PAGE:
What we do is first we build a model of ourselves, of how we set our prices. So our first model is going to not predict demand; it's just going to predict what decision-makers were doing in the past. It incorporates everything we know: prices of competing products, news stories, and lots of other data. That's the first ML. We're not predicting what demand or sales will look like, we're just modeling how we behaved in the past. Then we look at deviations between what happened in the market and what the model says we would have done. For instance, if it predicted we would charge $1,110, but we actually charged $1,000, that $110 difference is an experiment. Those instances are like controlled experiments, and we use them in the second process of machine learning to predict the actual demand. In practice, this has worked astoundingly well.

The pace at which other companies like Amazon have been expanding their microeconomics teams suggests that they're also answering questions that the companies weren't getting answered in any other way. So what's snowballing at the moment is the acceptance of the perspective of economists. When I joined Yahoo, that was still fairly fragile.

EF: In both your academic work and in your published work as a corporate economist, you've done a lot of research on market design, including auction design. And of course, you collaborated on the design of the FCC wireless spectrum auctions. What are some of the main things you've learned about designing markets?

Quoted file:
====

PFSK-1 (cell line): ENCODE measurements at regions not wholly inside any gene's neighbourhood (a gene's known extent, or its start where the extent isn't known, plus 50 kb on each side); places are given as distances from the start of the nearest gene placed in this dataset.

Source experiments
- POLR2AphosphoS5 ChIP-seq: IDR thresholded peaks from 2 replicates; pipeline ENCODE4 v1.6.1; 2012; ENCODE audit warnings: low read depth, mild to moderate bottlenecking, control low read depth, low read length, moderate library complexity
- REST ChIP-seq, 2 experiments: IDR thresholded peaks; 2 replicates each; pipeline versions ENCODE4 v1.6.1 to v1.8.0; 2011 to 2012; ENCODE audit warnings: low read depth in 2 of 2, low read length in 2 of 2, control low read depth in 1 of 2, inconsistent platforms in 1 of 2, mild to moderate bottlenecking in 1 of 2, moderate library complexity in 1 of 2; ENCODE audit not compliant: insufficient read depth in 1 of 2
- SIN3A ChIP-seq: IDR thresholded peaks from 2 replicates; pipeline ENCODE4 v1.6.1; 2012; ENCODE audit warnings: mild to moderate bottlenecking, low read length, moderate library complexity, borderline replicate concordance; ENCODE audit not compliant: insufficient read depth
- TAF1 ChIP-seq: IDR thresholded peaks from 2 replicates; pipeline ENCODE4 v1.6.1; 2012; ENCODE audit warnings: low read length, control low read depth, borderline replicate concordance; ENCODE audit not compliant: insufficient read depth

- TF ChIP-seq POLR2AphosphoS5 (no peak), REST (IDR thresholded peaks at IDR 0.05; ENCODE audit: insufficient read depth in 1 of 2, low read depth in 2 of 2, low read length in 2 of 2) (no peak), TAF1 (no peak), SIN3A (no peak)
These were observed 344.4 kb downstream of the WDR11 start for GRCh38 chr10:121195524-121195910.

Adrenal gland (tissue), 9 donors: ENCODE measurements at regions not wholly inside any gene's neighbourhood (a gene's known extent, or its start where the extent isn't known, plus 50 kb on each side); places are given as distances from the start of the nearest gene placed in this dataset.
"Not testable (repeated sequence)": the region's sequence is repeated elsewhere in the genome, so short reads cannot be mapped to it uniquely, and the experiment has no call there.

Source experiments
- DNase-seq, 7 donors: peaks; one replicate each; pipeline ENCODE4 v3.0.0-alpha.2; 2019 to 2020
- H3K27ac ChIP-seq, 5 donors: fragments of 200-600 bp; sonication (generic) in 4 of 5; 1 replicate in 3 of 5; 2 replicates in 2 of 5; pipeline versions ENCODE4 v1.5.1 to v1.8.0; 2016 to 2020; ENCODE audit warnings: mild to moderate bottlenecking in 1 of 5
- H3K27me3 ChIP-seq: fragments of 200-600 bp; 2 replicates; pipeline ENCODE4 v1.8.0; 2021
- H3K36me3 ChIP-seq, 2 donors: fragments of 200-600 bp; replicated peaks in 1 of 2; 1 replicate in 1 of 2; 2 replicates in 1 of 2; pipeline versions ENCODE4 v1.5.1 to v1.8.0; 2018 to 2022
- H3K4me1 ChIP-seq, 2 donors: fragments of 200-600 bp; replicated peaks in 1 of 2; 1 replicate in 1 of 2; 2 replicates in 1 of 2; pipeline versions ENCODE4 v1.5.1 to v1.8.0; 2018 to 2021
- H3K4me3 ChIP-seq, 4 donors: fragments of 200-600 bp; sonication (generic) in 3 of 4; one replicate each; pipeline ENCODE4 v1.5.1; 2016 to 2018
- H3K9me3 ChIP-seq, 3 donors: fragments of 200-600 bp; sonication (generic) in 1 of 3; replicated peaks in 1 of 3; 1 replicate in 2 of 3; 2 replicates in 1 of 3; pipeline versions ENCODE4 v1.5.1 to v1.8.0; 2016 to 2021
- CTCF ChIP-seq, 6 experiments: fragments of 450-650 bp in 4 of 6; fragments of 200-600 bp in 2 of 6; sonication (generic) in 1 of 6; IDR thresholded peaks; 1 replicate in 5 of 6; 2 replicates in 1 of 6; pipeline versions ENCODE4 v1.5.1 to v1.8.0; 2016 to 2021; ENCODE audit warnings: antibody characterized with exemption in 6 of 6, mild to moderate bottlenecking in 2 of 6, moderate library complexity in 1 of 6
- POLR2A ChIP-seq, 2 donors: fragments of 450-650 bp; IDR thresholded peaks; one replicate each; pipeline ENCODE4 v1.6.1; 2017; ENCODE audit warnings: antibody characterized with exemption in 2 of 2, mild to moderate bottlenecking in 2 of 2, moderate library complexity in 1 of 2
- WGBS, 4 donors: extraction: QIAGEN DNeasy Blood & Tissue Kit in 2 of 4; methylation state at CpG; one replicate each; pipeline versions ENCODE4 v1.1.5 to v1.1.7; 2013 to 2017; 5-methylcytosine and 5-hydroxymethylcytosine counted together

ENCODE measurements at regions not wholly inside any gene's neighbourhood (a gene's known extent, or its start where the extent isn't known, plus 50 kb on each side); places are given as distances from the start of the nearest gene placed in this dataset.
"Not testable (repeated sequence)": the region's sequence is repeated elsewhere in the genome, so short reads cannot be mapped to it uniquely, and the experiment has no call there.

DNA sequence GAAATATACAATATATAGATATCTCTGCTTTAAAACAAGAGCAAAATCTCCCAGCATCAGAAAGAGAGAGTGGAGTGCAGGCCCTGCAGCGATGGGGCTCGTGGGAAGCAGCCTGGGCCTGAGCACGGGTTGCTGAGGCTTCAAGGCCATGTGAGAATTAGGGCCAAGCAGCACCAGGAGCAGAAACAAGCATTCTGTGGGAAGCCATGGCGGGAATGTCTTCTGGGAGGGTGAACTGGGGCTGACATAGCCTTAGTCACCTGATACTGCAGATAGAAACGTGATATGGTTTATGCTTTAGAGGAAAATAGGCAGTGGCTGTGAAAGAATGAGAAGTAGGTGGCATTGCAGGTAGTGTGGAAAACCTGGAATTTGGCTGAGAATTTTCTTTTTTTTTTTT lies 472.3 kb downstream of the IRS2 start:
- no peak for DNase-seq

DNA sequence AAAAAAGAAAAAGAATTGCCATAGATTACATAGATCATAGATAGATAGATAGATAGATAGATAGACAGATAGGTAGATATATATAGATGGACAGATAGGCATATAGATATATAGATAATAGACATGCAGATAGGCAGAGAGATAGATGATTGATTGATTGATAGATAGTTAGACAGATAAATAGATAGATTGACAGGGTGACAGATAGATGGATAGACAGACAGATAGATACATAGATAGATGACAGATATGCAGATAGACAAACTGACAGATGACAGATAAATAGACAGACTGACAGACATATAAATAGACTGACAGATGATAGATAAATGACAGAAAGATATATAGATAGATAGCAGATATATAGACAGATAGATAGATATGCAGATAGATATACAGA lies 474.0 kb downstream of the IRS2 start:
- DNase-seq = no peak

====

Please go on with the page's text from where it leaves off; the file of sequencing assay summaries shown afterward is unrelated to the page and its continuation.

McAfee: First, let's talk about just what market design is. It's a set of techniques for improving the functioning of markets. Specifically, it uses game theory, economic theory, experimental research, behavioral economics, and psychology, all of those disciplines, to make markets work better.

In politics, you have people who don't want to use markets, and then you have people who say just let the market do it — as if that didn't have any choices attached to it. But in fact, often how you make a market work determines whether it works well or poorly. Setting the rules of the game to make markets more efficient is what market design is all about. Thus, whether to hold an auction, whether to sell or lease, who bears responsibility for problems, and what information is communicated to whom are all questions answered by market design. At least four Nobel Prizes have gone for developments in this area.

One thing we learned is to design for mistakes by participants. People will make mistakes, and to encourage participation and efficient outcomes, it is desirable that those mistakes not be catastrophic.